Law School

Eye on the Prize: What to Focus on During Law School Finals

While most of us are impatiently waiting for spring to get here, most law students are gearing up for finals and I do not envy you. I remember how overwhelming spring semester can be because not only do you have finals and other normal life responsibilities, but you also are prepping for the summer, and probably are dealing with oral arguments, maybe for the first time if you’re a 1L. It can just feel like too much.  It’s normal to feel beyond stressed and overwhelmed, but it is also possible to manage everything that you have to do—very difficult, but possible. Here is what you need to keep your focus on:

One. Finals above everything. Grades are important. And while it’s true that many jobs post-grad won’t ask for a transcript, you need to keep your grades up if 1) your financial aid package relies on a certain GPA and 2) a high GPA will let you add Dean’s List or some CALI award (or something similar) to your resume, which can help when you’re brand new professional and trying to break into this industry. So, no you don’t need to ace everything, but you do need to make sure you get as high of grades as possible and that you show consistent growth as you pass through each semester. Don’t neglect focusing on finals and prepping for them now just because you have a lot going on. This may seem like a no duh sitch, but sometimes we self-sabotage and find excuses not to study. Don’t. Focus on finals. 

Two. Get your money right. Hopefully by now, you have an idea of what your summer job will be, and hopefully you’re getting paid to do it. But if you’re not or are receiving a small stipend, make sure you have created a budget for the summer so that financial emergencies (that could have actually been avoided) don’t impact your focus or ability to give your all during your summer internship. So that means if you need to sign up for a summer course to get a loan (hello, me each summer) you know when/how to register on time and get your paperwork in so that you don’t freak out about how you’re going to pay rent.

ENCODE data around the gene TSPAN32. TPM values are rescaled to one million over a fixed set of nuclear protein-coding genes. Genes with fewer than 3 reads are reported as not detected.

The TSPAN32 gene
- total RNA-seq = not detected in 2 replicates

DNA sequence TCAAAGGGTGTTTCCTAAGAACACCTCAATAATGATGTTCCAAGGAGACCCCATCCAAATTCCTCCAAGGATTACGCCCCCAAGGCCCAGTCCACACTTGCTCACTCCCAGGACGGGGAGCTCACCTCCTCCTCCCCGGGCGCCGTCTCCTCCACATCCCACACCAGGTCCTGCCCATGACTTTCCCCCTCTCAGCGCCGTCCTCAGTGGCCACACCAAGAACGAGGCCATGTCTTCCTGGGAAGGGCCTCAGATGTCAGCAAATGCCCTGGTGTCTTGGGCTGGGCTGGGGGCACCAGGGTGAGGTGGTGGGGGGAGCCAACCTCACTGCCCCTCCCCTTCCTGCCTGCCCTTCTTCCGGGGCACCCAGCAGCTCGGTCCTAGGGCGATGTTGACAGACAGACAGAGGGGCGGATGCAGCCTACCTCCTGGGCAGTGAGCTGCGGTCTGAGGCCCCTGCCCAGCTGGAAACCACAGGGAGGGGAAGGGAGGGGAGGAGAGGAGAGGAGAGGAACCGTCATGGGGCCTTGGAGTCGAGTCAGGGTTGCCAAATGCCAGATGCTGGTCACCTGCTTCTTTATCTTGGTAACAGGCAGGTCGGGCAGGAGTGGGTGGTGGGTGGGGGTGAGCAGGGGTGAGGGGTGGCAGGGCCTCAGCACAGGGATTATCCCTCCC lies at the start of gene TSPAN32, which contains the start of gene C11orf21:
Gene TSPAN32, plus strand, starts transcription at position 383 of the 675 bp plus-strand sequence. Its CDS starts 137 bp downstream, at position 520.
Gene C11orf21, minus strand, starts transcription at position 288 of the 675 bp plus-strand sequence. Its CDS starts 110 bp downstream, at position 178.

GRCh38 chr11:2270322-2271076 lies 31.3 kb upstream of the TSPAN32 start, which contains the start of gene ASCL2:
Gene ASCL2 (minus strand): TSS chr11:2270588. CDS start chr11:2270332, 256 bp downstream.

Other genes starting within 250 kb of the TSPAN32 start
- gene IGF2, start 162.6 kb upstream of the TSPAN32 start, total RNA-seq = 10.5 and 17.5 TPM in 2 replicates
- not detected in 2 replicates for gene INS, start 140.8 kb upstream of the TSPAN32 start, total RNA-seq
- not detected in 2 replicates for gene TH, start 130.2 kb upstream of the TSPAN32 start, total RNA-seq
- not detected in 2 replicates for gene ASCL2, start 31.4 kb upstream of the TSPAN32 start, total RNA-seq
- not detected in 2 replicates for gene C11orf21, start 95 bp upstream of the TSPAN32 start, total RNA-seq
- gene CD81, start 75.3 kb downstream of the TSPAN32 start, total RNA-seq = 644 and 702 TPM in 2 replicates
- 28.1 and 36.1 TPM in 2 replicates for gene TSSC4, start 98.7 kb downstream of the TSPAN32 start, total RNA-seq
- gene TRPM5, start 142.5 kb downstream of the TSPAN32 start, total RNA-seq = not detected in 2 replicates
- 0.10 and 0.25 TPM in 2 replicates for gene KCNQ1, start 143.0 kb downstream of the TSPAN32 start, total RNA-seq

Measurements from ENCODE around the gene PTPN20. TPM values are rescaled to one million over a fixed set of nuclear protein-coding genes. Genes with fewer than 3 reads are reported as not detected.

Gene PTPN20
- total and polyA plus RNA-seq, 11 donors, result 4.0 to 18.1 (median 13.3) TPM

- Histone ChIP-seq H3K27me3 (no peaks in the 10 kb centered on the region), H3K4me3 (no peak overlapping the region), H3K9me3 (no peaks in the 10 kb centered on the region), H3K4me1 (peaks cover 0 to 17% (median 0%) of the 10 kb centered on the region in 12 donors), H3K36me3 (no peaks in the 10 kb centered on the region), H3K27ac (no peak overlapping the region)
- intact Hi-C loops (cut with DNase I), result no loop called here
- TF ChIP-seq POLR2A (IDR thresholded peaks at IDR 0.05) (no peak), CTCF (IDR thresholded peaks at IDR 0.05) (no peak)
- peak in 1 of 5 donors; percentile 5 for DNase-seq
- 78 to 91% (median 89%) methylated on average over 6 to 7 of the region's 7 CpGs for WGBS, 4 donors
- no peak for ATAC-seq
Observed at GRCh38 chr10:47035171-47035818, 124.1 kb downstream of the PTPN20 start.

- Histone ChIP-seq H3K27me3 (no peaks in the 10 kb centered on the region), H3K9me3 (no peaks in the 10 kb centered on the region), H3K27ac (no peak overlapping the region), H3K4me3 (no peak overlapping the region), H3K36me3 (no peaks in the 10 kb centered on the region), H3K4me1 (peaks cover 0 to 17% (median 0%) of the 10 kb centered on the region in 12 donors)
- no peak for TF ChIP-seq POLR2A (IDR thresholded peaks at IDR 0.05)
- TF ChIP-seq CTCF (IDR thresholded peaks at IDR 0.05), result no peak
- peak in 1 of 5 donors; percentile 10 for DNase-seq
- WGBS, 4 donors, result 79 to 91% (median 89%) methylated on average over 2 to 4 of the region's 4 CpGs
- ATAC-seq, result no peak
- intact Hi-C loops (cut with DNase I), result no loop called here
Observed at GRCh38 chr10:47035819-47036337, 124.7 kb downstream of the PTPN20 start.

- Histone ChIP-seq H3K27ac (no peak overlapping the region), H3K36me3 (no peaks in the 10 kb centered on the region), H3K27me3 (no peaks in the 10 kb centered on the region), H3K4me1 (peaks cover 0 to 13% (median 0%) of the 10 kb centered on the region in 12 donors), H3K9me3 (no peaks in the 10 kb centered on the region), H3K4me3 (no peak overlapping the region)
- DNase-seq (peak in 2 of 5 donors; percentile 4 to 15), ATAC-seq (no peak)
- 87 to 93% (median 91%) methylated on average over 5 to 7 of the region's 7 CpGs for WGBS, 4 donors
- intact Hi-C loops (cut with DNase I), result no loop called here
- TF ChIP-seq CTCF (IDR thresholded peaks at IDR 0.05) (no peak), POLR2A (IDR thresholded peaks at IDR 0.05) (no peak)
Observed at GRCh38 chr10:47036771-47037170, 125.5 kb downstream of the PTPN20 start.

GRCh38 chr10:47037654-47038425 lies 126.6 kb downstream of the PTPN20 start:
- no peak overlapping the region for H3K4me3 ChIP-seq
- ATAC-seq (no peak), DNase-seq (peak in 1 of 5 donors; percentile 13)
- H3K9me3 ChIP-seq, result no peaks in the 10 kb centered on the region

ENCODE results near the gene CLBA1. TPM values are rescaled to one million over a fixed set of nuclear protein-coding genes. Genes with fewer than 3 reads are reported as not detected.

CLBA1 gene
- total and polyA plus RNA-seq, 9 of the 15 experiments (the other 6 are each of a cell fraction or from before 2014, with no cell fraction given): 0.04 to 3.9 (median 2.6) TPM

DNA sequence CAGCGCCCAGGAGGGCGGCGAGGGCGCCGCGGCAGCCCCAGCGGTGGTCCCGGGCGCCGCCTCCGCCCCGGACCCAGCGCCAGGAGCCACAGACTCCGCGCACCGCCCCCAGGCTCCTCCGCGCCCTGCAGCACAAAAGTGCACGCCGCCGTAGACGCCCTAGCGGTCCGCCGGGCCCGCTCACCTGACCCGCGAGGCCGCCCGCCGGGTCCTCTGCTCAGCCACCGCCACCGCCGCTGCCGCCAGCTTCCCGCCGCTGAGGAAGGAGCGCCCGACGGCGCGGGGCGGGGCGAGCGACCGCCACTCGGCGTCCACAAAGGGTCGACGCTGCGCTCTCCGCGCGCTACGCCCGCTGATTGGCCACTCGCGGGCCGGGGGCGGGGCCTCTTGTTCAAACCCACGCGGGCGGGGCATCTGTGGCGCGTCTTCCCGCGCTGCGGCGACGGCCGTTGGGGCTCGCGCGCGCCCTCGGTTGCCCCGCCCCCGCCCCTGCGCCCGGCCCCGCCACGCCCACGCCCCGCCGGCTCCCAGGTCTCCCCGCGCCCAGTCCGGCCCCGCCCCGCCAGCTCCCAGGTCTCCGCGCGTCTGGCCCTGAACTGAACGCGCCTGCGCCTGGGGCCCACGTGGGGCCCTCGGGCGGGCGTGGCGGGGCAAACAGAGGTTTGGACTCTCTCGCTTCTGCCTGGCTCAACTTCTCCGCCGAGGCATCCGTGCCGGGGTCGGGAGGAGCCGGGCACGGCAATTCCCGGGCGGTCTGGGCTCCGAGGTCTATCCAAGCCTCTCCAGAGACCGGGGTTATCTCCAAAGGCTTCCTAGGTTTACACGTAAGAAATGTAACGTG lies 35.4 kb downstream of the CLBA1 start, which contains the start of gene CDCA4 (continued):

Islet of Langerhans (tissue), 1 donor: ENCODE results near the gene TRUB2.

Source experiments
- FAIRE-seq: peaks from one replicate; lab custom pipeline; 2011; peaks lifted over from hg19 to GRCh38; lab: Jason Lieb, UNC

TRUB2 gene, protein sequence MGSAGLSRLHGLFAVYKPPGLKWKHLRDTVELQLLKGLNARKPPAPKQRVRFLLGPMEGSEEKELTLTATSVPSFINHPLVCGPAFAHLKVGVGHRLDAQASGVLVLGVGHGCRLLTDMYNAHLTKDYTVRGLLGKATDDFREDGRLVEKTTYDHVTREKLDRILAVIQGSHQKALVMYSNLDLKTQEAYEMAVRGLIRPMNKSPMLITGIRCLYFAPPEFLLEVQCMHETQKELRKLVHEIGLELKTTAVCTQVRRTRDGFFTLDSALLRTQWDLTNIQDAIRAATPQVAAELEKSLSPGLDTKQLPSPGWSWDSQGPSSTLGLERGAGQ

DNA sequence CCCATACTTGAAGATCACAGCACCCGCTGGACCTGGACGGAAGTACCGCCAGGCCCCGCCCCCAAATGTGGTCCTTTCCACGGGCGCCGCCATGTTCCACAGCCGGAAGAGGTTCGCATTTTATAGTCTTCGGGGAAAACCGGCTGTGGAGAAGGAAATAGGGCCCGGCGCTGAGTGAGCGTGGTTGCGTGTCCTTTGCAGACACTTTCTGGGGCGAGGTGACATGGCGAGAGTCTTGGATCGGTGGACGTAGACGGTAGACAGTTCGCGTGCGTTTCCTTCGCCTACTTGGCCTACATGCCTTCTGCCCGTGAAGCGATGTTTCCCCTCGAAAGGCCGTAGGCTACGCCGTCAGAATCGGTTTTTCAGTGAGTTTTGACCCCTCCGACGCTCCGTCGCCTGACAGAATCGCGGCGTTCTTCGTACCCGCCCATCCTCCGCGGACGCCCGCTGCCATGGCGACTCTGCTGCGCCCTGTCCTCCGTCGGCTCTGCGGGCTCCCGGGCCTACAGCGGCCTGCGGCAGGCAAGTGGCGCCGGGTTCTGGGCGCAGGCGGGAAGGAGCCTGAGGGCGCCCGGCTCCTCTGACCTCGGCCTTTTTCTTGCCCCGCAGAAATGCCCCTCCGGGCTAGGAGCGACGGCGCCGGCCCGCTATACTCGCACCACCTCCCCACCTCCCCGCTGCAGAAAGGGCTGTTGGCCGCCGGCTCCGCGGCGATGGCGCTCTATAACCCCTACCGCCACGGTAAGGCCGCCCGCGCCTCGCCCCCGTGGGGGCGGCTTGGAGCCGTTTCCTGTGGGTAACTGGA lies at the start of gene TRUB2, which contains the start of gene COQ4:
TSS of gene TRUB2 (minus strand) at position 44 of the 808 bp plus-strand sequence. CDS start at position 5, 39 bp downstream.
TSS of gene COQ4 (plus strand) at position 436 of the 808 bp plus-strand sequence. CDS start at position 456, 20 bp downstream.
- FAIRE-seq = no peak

Three. Extracurriculars for next year.  If you’re a 1L or a 2L it’s important that you don’t overlook deadlines to apply for journals, moot court, or clinics. It can be easy to decide this isn’t important because you have so much going on. You may also convince yourself that you can’t make a team or journal and therefore don’t want to put in time to tryout. Please don’t cut off an opportunity for yourself just because you think it’s not for you. There’s no harm in trying out, and being able to have a clinic or journal experience can open different doors. Allow yourself to access all opportunities available to you. You never know, you could end up loving moot court or find a job opportunity through a clinic experience. So, make time to prep for try-outs and meet deadlines for these opportunities.   

I’m not saying any of this is easy, but if you keep your goals in mind, and not let the panic of finals take over, you can make it work. What I found helpful was to make a really tight schedule (sometimes hourly) of things I needed to do. I also am a proponent of being really real with family and asking for help so that you’re not expected to act like this isn’t a stressful time.  Also make sure you take the time to relax (put it in your schedule!) even if it’s small breaks. Ultimately, this is a stressful time and it’s hard, but you are capable of prioritizing. Focus on what will put you in a better place next year and then get to work on a game plan.  

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